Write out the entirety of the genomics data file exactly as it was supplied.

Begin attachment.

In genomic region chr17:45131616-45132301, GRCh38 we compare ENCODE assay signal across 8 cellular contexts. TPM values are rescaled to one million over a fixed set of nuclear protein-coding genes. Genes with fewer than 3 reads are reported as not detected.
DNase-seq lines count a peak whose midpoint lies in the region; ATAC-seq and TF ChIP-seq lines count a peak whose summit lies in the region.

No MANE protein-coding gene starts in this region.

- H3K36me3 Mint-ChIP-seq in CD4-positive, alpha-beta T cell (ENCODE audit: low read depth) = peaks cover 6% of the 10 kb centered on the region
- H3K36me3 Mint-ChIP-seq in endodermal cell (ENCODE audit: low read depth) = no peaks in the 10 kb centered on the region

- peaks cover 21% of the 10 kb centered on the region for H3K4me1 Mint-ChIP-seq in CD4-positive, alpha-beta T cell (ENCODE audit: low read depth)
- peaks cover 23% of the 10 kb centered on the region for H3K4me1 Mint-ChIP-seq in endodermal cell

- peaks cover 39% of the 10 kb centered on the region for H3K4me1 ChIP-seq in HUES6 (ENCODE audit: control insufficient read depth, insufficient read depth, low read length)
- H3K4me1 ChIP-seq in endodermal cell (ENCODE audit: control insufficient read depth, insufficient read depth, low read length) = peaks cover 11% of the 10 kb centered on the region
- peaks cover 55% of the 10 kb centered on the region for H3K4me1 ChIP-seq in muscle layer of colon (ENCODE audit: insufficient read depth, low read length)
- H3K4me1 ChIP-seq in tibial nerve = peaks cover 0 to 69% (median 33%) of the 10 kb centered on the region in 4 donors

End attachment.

In genomic region chr17:45131616-45132301, GRCh38 we compare ENCODE assay signal across 8 cellular contexts. TPM values are rescaled to one million over a fixed set of nuclear protein-coding genes. Genes with fewer than 3 reads are reported as not detected.
DNase-seq lines count a peak whose midpoint lies in the region; ATAC-seq and TF ChIP-seq lines count a peak whose summit lies in the region.

No MANE protein-coding gene starts in this region.

- H3K36me3 Mint-ChIP-seq in CD4-positive, alpha-beta T cell (ENCODE audit: low read depth) = peaks cover 6% of the 10 kb centered on the region
- H3K36me3 Mint-ChIP-seq in endodermal cell (ENCODE audit: low read depth) = no peaks in the 10 kb centered on the region

- peaks cover 21% of the 10 kb centered on the region for H3K4me1 Mint-ChIP-seq in CD4-positive, alpha-beta T cell (ENCODE audit: low read depth)
- peaks cover 23% of the 10 kb centered on the region for H3K4me1 Mint-ChIP-seq in endodermal cell

- peaks cover 39% of the 10 kb centered on the region for H3K4me1 ChIP-seq in HUES6 (ENCODE audit: control insufficient read depth, insufficient read depth, low read length)
- H3K4me1 ChIP-seq in endodermal cell (ENCODE audit: control insufficient read depth, insufficient read depth, low read length) = peaks cover 11% of the 10 kb centered on the region
- peaks cover 55% of the 10 kb centered on the region for H3K4me1 ChIP-seq in muscle layer of colon (ENCODE audit: insufficient read depth, low read length)
- H3K4me1 ChIP-seq in tibial nerve = peaks cover 0 to 69% (median 33%) of the 10 kb centered on the region in 4 donors